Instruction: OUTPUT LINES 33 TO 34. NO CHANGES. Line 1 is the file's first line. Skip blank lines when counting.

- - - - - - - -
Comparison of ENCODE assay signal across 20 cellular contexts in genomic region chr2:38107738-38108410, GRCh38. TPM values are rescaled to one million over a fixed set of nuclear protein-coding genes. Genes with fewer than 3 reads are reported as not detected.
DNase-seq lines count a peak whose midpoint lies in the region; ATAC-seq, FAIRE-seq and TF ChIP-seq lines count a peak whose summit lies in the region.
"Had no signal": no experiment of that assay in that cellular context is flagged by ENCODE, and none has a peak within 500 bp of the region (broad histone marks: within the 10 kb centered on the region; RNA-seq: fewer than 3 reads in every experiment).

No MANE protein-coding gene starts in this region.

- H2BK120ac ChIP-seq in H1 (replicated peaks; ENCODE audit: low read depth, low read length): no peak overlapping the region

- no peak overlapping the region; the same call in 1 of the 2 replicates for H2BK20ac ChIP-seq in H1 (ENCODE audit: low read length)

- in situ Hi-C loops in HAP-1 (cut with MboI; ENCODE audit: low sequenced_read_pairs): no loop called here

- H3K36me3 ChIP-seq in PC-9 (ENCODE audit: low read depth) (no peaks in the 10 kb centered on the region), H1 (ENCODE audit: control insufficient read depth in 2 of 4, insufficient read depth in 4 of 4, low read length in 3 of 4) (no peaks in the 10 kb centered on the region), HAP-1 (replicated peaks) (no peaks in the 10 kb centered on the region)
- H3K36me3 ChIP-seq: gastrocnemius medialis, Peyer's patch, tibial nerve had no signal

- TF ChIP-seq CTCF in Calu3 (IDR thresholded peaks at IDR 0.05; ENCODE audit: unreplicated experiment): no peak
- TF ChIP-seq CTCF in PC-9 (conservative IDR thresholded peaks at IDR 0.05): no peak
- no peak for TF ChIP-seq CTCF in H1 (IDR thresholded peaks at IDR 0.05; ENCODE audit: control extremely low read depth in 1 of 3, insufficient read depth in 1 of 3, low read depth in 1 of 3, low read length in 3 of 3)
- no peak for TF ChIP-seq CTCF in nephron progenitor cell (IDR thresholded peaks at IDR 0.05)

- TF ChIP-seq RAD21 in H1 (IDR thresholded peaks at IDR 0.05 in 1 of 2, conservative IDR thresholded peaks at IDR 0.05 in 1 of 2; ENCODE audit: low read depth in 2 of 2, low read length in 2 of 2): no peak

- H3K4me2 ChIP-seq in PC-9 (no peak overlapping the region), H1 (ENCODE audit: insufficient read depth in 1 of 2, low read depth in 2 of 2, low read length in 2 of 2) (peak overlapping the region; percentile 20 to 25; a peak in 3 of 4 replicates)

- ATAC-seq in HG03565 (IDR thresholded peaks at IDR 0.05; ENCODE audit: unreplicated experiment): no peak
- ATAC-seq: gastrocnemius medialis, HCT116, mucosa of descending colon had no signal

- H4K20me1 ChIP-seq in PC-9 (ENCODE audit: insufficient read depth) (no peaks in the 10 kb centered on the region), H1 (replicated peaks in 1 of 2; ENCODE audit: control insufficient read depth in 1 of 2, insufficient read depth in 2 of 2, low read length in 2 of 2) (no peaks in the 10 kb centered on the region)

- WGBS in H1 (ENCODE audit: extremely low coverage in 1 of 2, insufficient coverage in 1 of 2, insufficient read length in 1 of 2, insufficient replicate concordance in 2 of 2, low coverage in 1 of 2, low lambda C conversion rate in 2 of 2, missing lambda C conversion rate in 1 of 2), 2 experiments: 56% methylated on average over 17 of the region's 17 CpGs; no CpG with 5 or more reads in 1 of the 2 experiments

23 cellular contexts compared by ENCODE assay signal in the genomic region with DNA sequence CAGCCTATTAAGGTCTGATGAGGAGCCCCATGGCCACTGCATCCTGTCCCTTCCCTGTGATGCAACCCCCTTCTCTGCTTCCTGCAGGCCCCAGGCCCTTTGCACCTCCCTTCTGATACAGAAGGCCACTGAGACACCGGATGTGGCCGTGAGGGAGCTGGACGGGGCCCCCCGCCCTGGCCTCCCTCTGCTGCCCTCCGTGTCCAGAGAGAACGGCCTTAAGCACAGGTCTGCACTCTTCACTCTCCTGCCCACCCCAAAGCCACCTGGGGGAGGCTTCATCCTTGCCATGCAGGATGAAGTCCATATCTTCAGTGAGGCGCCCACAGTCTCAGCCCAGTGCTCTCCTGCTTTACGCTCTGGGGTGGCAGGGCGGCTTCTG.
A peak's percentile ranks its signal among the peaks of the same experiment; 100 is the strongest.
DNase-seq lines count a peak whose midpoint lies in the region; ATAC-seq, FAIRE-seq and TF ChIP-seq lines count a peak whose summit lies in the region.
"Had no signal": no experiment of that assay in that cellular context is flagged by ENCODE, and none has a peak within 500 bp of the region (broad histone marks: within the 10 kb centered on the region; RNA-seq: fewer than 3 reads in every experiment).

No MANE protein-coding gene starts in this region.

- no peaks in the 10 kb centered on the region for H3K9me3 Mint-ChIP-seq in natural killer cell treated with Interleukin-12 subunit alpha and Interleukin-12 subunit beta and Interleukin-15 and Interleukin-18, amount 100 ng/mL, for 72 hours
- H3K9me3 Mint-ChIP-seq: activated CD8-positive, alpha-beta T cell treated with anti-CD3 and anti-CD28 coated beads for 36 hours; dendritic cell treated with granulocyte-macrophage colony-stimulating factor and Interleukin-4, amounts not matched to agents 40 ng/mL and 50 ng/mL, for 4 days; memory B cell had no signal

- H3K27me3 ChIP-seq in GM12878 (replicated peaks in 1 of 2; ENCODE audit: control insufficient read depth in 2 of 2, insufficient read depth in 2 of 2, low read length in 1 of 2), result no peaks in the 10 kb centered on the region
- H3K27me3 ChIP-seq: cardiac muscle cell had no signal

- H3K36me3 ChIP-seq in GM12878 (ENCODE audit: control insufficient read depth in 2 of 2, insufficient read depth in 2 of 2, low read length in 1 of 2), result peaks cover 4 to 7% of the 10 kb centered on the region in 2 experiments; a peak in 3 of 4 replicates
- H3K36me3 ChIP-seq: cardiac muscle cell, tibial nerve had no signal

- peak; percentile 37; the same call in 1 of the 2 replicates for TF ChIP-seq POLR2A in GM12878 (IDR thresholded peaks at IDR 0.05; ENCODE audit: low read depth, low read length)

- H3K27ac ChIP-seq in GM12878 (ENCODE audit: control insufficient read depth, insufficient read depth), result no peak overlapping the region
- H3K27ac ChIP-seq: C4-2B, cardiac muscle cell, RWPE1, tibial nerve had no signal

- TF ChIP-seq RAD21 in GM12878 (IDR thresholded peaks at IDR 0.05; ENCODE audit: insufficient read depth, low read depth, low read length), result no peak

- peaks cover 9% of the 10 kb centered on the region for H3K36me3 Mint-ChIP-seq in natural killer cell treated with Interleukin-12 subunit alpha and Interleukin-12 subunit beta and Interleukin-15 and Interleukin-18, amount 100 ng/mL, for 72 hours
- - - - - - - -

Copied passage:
- H3K27ac ChIP-seq: C4-2B, cardiac muscle cell, RWPE1, tibial nerve had no signal

- TF ChIP-seq RAD21 in GM12878 (IDR thresholded peaks at IDR 0.05; ENCODE audit: insufficient read depth, low read depth, low read length), result no peak